March 13, 2022
Hello everyone and welcome back! This Chartbook will be looking at the last few weeks of stress in USD money markets. As markets have moved quickly recently, it has been hard to write any commentary that stays current for more than a few days at most. In the interest of publishing this while it is reasonably up-to-date, there will be slightly fewer charts this time and I will try to keep the commentary brief. Okay, let’s get to it!
To begin, let’s have a look at the overnight repo market, the shortest tenor of USD funding in money markets. The repo market currently has effectively three backstops to draw additional funding from in a stressed situation. Firstly, there is about $1.5T of money market fund assets earning 0.05% at the Fed’s reverse repo facility (white line). As repo rates rise above 0.05%, money market funds can withdraw cash from Fed repos and redeploy it into the private sector repo market, providing the first backstop. If repo rates continued to rise higher to over 0.15%, banks would begin to deploy their excess reserves, which would serve as a second backstop at the orange line. Finally, not shown on the chart, the Fed has made funding available above 0.25% through the Standing Repo Facility as the third backstop. So far, the overnight funding market has been calm, with repos secured by generic government collateral (red and green lines) trading within their normal ranges and rates on specific collateral (purple) showing no signs of strains in funding specific bonds.
On the cash side of the repo market, the Fed’s balance sheet has finally stopped growing as of early-March, as the last of QE purchases were completed. As of the end of QE, cash balances of US banks held with the Fed stand at around $4T (blue line), and money market funds hold about $1.5T of cash in the reverse repo facility (white line). This is in sharp contrast to episodes of repo stress in 2019 where money market funds had almost no cash with the central bank, and bank reserves were only about $1.5T total. In the current environment there is much more cash on the sidelines waiting to enter the repo market, which will provide backstops if rates move higher due to stress. Since the Fed’s balance sheet has stopped growing due to the end of QE and is not expected to start shrinking for a few months at least, changes in liabilities on the Fed’s balance sheet must offset each other in the near term. Recently, the biggest factor in this rebalancing has been the Treasury’s cash balance, which had to be replenished after falling almost to zero during the debt ceiling gridlock late last year. As the Treasury raised about $500B in cash (green line), it drained some from bank reserves and money market funds, notably without much disruption in repo rates. Rebalancing of Fed liabilities will become more important if QT comes into focus this summer, but for now it seems we can expect levels of bank reserves and reverse repos to stay slightly below all time highs and no shortage of cash in the secured overnight market.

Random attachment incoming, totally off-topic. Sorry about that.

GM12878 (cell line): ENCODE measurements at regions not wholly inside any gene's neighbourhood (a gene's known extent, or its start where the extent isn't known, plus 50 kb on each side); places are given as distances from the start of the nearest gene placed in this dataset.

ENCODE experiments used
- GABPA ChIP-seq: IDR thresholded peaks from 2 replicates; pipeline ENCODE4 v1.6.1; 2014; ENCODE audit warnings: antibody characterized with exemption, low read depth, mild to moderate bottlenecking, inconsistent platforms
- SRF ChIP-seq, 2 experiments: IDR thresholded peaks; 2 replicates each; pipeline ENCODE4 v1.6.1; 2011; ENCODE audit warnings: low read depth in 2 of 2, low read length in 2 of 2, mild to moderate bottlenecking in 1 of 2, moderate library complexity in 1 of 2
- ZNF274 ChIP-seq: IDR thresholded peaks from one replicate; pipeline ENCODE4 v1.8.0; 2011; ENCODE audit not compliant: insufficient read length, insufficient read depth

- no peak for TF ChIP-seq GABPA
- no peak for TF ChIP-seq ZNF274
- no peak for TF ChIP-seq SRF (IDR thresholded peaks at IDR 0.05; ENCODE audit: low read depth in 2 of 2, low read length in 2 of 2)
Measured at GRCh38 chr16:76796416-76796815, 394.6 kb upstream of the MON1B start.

Now looking at term markets, we have seen the rates on Treasury Bills (white line) and overnight indexed swaps (red and blue) rise at the 3 month point in anticipation of an imminent increase in Fed policy rates. There is, however, a significant divergence here in unsecured rates such as Libor and commercial paper (green, orange, and purple), which have risen much higher. This kind of divergence is usually indicative of stress, as Libor and commercial paper rates involve a credit component, and there is definitely some of that in play here, but in this case the spread is also further widened by aversion from typical commercial paper buyers. Money market funds usually active in this market have been holding back due to the risk of taking mark-to-market losses on 3 month investments. Since money market funds must offer daily redemptions to their investors, taking even small even brief market losses is highly frowned upon, driving managers toward the overnight space and away from commercial paper. This hesitancy from money market funds to step in to the term market, combined with general uncertainty around global stability and the near term levels of policy rates, has led to a greater concession in yield from issuers of commercial paper and widened spreads to 30-40 basis points vs OIS.
Spreads have also widened in the FX swaps markets, with the premium to borrow US dollars widening about 10-15 basis points against most major currencies from January levels. Like the move in commercial paper yields, this move may seem alarming at first, but it is coming off a base of extremely low premiums in these markets over most of the past 2 years. During periods of tighter monetary policy, and even recently around year-ends, commercial paper and FX swaps frequently traded at these spreads. Unsecured and cross currency markets get funding at the margin of US dollar markets and as they were the last to compress as all other rates were near-zero during the 2021, they are also first to decompress as a hint of risk returns to money markets. To put the decompression into perspective, we can note that Fed swap lines and repos with foreign central banks have yet to show any material increase, and are even below year-end levels for the past few years. If there were a severe crisis in FX swap markets, global banks would reach out to their local central banks for USD funding, which would be provided by the Fed through these standing facilities, but to date this has not occurred.